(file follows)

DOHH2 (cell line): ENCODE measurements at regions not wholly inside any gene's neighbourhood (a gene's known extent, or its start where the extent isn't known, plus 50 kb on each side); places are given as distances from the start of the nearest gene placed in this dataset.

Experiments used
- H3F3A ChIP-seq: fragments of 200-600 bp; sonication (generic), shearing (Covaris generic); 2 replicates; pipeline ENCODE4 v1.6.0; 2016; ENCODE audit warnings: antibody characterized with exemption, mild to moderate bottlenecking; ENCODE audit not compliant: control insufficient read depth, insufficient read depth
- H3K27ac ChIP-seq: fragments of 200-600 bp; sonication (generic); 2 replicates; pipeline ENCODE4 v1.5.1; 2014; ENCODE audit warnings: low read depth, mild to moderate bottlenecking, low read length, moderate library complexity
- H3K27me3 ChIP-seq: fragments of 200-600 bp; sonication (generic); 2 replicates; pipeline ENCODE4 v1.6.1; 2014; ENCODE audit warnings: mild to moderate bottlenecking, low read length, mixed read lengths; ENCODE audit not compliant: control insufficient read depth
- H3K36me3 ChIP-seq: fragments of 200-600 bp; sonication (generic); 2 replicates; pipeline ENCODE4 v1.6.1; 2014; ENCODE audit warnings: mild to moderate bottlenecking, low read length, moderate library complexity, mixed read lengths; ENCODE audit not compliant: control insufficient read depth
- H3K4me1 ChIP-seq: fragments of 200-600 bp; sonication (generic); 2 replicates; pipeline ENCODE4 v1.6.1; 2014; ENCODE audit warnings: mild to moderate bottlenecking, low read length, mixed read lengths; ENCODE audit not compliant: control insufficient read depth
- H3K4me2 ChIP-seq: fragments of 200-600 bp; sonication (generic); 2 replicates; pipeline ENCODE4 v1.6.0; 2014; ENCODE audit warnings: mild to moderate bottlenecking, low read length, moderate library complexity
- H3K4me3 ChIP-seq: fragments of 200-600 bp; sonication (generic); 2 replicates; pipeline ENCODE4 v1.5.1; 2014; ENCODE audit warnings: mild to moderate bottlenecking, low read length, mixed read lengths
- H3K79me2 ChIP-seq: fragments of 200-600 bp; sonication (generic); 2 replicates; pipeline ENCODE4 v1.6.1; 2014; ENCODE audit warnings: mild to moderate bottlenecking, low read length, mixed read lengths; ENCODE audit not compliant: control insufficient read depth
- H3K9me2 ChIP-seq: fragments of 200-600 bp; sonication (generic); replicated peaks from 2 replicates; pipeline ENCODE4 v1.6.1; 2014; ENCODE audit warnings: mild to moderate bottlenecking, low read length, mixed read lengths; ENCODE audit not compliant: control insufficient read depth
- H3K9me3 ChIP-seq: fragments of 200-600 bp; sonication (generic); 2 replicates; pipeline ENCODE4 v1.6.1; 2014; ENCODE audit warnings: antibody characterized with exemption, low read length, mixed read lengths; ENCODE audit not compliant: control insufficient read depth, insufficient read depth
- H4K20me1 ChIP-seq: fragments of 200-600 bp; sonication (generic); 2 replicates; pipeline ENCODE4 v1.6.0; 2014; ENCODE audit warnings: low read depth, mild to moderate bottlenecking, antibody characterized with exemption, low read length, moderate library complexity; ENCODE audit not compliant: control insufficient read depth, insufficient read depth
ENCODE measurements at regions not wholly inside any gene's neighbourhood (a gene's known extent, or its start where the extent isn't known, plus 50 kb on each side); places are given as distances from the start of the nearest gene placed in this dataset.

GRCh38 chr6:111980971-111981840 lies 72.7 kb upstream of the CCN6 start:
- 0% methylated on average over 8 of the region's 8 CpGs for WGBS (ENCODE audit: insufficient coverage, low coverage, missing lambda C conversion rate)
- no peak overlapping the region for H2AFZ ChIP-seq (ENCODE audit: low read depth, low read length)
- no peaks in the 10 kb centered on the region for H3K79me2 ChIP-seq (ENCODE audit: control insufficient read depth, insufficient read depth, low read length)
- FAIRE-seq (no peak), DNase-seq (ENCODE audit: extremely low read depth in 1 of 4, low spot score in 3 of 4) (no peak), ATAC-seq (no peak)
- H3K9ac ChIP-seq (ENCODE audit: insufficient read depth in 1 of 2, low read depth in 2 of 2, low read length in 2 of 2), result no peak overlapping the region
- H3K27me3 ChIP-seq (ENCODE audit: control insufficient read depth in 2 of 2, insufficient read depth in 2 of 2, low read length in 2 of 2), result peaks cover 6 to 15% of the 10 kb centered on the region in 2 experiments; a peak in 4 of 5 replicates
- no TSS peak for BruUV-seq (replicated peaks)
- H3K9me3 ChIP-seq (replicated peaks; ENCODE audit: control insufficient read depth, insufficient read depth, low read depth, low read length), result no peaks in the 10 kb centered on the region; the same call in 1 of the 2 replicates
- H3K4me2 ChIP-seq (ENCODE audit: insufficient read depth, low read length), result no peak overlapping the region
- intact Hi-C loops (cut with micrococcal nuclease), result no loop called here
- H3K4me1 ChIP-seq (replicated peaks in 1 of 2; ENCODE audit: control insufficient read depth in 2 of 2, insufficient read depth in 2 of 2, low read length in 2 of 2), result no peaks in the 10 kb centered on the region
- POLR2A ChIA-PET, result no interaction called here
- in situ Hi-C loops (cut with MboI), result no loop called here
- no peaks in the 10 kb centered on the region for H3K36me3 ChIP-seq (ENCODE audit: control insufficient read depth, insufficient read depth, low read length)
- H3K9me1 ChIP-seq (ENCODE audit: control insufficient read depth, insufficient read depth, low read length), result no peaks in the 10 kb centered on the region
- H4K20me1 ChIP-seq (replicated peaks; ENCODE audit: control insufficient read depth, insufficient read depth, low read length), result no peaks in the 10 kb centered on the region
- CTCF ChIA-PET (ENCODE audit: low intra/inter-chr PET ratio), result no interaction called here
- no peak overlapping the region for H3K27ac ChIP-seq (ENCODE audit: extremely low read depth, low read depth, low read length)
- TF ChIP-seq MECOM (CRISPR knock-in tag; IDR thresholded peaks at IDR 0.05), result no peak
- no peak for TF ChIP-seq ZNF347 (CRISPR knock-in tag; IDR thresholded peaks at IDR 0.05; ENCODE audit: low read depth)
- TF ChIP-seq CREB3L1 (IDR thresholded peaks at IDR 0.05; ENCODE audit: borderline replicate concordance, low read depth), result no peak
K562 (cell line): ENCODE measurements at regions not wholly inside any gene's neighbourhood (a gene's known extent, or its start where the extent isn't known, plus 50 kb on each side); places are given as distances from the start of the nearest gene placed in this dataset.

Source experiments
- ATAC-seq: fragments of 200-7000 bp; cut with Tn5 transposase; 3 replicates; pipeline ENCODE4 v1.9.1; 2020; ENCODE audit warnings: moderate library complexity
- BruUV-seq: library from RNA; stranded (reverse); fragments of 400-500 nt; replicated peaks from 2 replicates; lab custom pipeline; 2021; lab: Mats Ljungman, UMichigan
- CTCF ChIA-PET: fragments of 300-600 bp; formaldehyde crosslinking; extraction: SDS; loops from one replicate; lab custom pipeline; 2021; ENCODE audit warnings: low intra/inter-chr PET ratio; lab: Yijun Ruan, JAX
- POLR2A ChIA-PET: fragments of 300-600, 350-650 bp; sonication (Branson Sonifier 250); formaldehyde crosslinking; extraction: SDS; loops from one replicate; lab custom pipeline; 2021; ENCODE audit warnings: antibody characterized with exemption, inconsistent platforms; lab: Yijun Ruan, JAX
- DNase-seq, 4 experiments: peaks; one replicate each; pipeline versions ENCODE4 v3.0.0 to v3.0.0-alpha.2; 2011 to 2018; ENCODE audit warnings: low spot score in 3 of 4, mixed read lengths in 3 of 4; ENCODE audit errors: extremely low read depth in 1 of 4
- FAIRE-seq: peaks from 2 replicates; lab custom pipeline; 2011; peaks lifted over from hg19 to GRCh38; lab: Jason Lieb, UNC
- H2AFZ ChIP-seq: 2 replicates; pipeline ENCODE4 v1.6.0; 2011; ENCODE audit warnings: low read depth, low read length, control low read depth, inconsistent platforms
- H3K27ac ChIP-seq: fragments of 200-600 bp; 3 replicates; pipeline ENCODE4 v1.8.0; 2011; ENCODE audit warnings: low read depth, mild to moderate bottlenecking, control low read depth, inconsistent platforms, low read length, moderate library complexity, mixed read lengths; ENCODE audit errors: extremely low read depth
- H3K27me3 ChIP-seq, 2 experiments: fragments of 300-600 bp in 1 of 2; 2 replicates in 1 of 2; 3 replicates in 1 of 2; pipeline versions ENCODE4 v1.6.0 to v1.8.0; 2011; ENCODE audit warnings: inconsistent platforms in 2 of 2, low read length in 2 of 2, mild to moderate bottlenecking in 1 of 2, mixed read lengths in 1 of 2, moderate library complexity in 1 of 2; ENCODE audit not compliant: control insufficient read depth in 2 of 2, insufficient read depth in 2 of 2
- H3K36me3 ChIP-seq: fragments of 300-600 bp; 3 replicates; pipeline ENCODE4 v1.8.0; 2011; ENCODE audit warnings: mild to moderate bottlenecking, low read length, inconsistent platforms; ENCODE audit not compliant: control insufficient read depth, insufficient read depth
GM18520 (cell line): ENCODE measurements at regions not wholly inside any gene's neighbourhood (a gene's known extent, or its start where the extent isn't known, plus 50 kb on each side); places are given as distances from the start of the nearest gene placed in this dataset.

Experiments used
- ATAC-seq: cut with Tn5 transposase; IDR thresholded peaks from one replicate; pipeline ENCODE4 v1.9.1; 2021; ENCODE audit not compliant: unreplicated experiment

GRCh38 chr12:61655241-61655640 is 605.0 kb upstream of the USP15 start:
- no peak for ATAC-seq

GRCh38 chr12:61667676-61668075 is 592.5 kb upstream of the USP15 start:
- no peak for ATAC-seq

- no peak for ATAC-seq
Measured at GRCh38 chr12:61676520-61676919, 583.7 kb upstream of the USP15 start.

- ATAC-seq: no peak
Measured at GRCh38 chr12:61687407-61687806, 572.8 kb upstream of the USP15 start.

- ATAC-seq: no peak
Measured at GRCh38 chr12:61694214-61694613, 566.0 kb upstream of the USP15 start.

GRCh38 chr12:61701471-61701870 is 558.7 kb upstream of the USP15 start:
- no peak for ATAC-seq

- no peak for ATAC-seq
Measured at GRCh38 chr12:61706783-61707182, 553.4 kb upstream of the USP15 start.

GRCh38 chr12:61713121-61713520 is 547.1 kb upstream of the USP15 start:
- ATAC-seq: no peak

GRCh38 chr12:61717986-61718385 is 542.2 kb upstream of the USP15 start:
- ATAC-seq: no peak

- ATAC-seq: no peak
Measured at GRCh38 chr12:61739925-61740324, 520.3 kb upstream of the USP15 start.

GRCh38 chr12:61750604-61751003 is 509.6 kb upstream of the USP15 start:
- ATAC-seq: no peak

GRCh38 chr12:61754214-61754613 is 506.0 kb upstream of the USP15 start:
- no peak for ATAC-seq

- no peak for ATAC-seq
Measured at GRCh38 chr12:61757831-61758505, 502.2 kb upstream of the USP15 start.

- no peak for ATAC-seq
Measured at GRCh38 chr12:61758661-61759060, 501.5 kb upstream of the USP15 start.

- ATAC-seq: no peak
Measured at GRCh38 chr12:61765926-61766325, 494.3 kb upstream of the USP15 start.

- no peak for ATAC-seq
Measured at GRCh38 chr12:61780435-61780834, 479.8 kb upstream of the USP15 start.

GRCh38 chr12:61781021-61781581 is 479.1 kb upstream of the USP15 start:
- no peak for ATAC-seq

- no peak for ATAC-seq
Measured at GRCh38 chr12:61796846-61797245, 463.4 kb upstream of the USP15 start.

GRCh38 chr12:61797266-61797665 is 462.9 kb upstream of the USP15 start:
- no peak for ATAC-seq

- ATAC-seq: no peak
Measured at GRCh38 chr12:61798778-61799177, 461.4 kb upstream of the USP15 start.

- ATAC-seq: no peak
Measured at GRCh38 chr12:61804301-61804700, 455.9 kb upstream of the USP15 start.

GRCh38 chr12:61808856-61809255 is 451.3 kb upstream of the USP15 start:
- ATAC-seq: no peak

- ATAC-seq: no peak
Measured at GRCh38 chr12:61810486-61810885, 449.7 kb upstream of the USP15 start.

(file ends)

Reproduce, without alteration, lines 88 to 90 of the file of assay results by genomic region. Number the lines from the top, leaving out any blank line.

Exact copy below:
GRCh38 chr12:61797266-61797665 is 462.9 kb upstream of the USP15 start:
- no peak for ATAC-seq

- ATAC-seq: no peak